Drama: Then nogil (PEP 703) enters the room with the “mimalloc-or-nothing” elephan
Not quite. Currently the allocators are set globally and are expected to be shared by all interpreters. The object and mem allocators haven’t been required to be thread-safe, since they are only used with the GIL held. With a per-interpreter GIL, there is no single GIL to protect them. Thus a custom allocator must either be thread-safe (or target the current interpreter, like pymalloc) internally, or we have to introduce a global lock to wrap around the custom allocator (like in my PR).
I was actually looking just yesterday whether to expose the possibility for Rust (PyO3) extension modules to set the #[global_allocator] to be the Python allocator.
(I was curious if sharing arenas might lead to lower memory footprint or better cache locality. I hold no evidence to back up this was even a remotely good idea.)
My conclusion was it’s not worth it, because of the same thread-safety issue discussed here. My understanding is the Rust global allocator needs to be thread safe and also can’t guarantee it’ll be called on a native thread which is holding the GIL (or even has a Python thread state). So only the “raw” domain is suitable, which (if I understand correctly) is just a thin wrapper around malloc. There seemed no benefit from directing calls at this layer through the Python API.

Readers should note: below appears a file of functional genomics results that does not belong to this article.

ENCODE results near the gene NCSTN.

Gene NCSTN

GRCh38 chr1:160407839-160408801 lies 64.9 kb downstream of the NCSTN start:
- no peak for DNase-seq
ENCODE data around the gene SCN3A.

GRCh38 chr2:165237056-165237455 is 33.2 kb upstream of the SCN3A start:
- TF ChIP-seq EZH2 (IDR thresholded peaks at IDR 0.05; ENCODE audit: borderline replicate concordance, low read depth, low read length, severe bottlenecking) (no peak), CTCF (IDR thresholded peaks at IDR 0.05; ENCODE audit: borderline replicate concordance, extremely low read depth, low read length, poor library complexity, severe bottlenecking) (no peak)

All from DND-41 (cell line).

From the options (1-6) listed in the OP, I think only (6) goes far enough to make it viable to direct Rust extension allocations through the Python allocators. Though as I mention above, I have no evidence to suggest doing so is a good idea, so please don’t expend effort trying to make this possible unless you think it is a good idea .
Although I am not sure this is what we should do I think given that multiple interpreters are a new feature that already requires some changes in C extensions to support, is still on the table indicating that if you have custom allocators that want to be compatible with multiple interpreters they need to be thread safe. This is not trivial because we will be reducing the amount of complexity and not affecting performance. As @vstinner mentions if PEP 703 is accepted then the whole discussion is not needed because this suppresses custom non-wrapping allocators (although the locking happens UNDER the wrapper so the wrapper still needs to be thread safe if it keeps state).
Also, notice that also custom allocators for memory profilers tend to be thread safe because they also override pure malloc, so at least that area of things would be more or less unnafected.
PyMem_RawMalloc() can be called without holding the GIL, whereas PyMem_Malloc() requires the caller to hold the GIL.
PyMem_RawMalloc() implementation should already be thread safe in Python 3.11. Otherwise, you will likely get into troubles. In practice, it’s just a thin wrapper to malloc() of the standard library. PyMem_RawMalloc() exists to be able to track memory allocated by Python in tracemalloc (get the Python traceback where the memory has been allocated).